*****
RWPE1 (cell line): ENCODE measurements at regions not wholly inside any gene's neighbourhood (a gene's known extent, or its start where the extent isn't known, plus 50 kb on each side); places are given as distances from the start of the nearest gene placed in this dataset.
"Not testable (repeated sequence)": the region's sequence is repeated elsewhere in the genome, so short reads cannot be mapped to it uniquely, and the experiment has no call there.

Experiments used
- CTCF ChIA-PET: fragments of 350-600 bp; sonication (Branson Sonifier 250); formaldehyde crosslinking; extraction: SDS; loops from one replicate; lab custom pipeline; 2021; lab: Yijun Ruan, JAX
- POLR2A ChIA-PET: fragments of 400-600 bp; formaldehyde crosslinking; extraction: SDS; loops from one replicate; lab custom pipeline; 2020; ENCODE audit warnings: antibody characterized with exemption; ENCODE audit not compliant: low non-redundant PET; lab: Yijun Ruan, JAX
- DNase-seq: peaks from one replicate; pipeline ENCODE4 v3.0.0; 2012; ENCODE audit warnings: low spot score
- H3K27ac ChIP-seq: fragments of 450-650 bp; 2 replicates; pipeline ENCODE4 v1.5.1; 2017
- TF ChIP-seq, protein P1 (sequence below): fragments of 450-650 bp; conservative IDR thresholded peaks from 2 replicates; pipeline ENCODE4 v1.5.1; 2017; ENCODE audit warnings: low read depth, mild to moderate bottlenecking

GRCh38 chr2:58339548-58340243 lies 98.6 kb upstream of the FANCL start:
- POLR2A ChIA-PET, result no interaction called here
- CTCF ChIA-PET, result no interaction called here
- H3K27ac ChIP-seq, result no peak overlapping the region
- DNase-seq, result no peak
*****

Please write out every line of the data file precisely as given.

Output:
RWPE1 (cell line): ENCODE measurements at regions not wholly inside any gene's neighbourhood (a gene's known extent, or its start where the extent isn't known, plus 50 kb on each side); places are given as distances from the start of the nearest gene placed in this dataset.
"Not testable (repeated sequence)": the region's sequence is repeated elsewhere in the genome, so short reads cannot be mapped to it uniquely, and the experiment has no call there.

Experiments used
- CTCF ChIA-PET: fragments of 350-600 bp; sonication (Branson Sonifier 250); formaldehyde crosslinking; extraction: SDS; loops from one replicate; lab custom pipeline; 2021; lab: Yijun Ruan, JAX
- POLR2A ChIA-PET: fragments of 400-600 bp; formaldehyde crosslinking; extraction: SDS; loops from one replicate; lab custom pipeline; 2020; ENCODE audit warnings: antibody characterized with exemption; ENCODE audit not compliant: low non-redundant PET; lab: Yijun Ruan, JAX
- DNase-seq: peaks from one replicate; pipeline ENCODE4 v3.0.0; 2012; ENCODE audit warnings: low spot score
- H3K27ac ChIP-seq: fragments of 450-650 bp; 2 replicates; pipeline ENCODE4 v1.5.1; 2017
- TF ChIP-seq, protein P1 (sequence below): fragments of 450-650 bp; conservative IDR thresholded peaks from 2 replicates; pipeline ENCODE4 v1.5.1; 2017; ENCODE audit warnings: low read depth, mild to moderate bottlenecking

GRCh38 chr2:58339548-58340243 lies 98.6 kb upstream of the FANCL start:
- POLR2A ChIA-PET, result no interaction called here
- CTCF ChIA-PET, result no interaction called here
- H3K27ac ChIP-seq, result no peak overlapping the region
- DNase-seq, result no peak